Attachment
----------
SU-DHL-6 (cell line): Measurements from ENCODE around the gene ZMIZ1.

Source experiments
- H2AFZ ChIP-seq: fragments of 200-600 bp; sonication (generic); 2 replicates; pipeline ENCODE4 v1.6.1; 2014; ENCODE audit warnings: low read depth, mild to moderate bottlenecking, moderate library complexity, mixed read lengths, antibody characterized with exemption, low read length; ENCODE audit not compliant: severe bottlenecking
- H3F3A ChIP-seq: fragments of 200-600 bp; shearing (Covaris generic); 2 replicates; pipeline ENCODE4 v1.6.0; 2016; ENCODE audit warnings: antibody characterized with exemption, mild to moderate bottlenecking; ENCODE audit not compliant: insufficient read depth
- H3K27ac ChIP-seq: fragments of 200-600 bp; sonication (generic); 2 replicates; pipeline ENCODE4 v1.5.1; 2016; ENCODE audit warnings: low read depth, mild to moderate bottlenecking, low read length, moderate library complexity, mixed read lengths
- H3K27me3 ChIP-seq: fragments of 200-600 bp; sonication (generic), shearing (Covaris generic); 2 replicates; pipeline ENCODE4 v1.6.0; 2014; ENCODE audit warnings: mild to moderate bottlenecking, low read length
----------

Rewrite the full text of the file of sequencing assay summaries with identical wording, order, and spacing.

SU-DHL-6 (cell line): Measurements from ENCODE around the gene ZMIZ1.

Source experiments
- H2AFZ ChIP-seq: fragments of 200-600 bp; sonication (generic); 2 replicates; pipeline ENCODE4 v1.6.1; 2014; ENCODE audit warnings: low read depth, mild to moderate bottlenecking, moderate library complexity, mixed read lengths, antibody characterized with exemption, low read length; ENCODE audit not compliant: severe bottlenecking
- H3F3A ChIP-seq: fragments of 200-600 bp; shearing (Covaris generic); 2 replicates; pipeline ENCODE4 v1.6.0; 2016; ENCODE audit warnings: antibody characterized with exemption, mild to moderate bottlenecking; ENCODE audit not compliant: insufficient read depth
- H3K27ac ChIP-seq: fragments of 200-600 bp; sonication (generic); 2 replicates; pipeline ENCODE4 v1.5.1; 2016; ENCODE audit warnings: low read depth, mild to moderate bottlenecking, low read length, moderate library complexity, mixed read lengths
- H3K27me3 ChIP-seq: fragments of 200-600 bp; sonication (generic), shearing (Covaris generic); 2 replicates; pipeline ENCODE4 v1.6.0; 2014; ENCODE audit warnings: mild to moderate bottlenecking, low read length